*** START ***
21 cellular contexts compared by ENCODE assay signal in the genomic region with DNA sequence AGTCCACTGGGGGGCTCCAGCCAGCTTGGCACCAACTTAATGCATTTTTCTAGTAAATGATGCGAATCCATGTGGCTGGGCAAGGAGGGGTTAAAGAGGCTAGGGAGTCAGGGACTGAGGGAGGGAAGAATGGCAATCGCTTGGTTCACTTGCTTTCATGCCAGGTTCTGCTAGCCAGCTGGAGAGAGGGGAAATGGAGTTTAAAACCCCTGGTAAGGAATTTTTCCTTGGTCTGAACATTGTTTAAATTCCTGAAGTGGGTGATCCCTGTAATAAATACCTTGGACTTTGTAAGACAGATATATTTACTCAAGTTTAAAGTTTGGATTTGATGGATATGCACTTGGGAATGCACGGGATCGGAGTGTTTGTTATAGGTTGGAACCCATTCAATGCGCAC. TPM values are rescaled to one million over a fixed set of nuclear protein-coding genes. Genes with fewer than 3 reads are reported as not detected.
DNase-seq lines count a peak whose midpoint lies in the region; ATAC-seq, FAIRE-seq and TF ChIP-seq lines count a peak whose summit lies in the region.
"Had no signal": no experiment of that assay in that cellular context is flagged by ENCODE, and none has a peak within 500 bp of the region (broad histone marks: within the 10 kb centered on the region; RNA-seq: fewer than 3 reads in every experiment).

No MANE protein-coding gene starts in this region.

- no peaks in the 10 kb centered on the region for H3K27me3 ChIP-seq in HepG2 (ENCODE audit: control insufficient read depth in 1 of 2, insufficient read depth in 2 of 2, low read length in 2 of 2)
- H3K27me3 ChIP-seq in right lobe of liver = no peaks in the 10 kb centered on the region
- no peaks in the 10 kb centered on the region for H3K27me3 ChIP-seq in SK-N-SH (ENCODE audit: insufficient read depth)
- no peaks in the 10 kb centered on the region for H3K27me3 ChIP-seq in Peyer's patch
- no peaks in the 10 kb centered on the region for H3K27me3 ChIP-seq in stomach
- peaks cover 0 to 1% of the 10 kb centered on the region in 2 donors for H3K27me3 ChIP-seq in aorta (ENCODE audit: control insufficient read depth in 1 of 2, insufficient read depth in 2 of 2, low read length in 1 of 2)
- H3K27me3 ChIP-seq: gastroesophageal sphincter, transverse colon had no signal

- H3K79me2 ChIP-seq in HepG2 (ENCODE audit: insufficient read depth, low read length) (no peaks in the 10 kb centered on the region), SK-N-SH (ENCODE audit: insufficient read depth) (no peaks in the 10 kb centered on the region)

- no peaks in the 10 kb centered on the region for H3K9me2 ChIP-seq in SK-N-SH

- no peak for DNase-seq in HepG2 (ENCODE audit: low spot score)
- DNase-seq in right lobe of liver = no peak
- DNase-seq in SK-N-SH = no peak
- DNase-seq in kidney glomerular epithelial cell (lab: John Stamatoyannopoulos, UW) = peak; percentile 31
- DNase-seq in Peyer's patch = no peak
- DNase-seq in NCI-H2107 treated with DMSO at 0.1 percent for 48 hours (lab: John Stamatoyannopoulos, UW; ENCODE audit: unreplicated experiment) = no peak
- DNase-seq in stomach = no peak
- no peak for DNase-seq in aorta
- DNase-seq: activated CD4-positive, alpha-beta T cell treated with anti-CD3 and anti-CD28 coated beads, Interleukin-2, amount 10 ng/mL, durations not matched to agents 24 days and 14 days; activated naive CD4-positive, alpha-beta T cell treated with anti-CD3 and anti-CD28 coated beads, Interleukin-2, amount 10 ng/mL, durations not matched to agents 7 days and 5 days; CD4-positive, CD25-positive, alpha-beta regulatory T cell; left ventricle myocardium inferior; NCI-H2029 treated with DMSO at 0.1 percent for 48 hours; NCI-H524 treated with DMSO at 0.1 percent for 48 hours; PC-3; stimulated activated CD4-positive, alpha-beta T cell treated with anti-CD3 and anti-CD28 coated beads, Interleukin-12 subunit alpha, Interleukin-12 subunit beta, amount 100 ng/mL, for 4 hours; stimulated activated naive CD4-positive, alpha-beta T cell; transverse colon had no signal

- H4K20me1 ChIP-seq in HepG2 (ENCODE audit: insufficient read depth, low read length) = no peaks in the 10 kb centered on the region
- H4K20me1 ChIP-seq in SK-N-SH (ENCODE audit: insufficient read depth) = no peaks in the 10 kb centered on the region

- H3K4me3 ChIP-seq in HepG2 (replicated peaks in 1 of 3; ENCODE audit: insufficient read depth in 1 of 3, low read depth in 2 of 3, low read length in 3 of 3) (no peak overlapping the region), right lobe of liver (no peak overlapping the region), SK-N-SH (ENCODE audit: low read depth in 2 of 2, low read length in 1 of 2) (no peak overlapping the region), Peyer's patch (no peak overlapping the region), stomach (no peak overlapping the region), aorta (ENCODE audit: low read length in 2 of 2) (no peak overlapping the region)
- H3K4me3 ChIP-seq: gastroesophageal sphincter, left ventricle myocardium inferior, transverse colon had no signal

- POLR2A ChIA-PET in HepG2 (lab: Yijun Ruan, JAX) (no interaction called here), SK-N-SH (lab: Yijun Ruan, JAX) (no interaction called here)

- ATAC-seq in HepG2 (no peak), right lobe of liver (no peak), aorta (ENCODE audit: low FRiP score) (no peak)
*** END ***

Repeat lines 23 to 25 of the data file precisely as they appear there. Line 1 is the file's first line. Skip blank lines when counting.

- H4K20me1 ChIP-seq in HepG2 (ENCODE audit: insufficient read depth, low read length) = no peaks in the 10 kb centered on the region
- H4K20me1 ChIP-seq in SK-N-SH (ENCODE audit: insufficient read depth) = no peaks in the 10 kb centered on the region

- H3K4me3 ChIP-seq in HepG2 (replicated peaks in 1 of 3; ENCODE audit: insufficient read depth in 1 of 3, low read depth in 2 of 3, low read length in 3 of 3) (no peak overlapping the region), right lobe of liver (no peak overlapping the region), SK-N-SH (ENCODE audit: low read depth in 2 of 2, low read length in 1 of 2) (no peak overlapping the region), Peyer's patch (no peak overlapping the region), stomach (no peak overlapping the region), aorta (ENCODE audit: low read length in 2 of 2) (no peak overlapping the region)